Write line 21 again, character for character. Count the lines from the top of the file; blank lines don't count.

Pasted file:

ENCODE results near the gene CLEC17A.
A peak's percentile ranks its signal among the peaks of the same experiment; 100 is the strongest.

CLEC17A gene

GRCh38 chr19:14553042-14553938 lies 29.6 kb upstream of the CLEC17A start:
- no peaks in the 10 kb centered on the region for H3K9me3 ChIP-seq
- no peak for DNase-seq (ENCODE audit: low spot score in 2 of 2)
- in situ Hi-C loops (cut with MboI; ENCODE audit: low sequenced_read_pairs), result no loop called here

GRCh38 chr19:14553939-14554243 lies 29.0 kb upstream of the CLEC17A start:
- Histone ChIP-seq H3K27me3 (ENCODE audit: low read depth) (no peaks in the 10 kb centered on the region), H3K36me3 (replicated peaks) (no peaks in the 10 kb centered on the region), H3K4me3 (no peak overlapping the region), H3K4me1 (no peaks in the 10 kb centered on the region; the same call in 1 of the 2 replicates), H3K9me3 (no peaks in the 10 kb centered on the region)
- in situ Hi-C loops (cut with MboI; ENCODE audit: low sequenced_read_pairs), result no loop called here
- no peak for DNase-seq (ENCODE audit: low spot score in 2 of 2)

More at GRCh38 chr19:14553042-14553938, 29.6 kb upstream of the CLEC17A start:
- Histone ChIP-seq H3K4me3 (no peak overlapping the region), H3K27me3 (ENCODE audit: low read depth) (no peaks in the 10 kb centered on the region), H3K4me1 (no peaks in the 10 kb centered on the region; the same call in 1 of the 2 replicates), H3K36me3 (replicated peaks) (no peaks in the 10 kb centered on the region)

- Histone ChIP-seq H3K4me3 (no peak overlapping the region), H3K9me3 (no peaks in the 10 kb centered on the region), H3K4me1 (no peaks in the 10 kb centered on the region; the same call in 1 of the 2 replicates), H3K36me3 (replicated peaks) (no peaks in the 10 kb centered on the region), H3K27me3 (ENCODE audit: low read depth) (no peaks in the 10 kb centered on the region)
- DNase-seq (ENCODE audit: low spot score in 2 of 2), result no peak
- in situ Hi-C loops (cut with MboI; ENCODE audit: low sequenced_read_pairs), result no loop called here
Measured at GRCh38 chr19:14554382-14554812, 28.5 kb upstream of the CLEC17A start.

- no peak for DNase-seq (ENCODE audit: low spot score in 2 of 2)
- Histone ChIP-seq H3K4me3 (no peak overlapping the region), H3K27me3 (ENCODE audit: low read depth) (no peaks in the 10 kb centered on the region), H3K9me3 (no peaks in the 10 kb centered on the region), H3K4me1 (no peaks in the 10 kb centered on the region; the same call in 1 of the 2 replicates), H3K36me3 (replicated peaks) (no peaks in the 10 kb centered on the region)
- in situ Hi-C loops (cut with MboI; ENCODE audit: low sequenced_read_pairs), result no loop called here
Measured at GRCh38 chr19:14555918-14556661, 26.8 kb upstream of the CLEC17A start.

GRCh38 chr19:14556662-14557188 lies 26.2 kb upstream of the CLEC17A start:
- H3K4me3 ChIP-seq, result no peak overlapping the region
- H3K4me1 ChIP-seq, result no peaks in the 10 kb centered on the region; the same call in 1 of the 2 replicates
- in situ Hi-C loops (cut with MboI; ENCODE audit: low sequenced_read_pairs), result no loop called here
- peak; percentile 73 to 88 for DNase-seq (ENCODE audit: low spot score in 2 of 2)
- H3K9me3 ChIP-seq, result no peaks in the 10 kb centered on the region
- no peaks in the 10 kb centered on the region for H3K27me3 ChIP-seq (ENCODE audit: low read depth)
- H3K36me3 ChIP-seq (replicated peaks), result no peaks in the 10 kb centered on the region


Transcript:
Measured at GRCh38 chr19:14555918-14556661, 26.8 kb upstream of the CLEC17A start.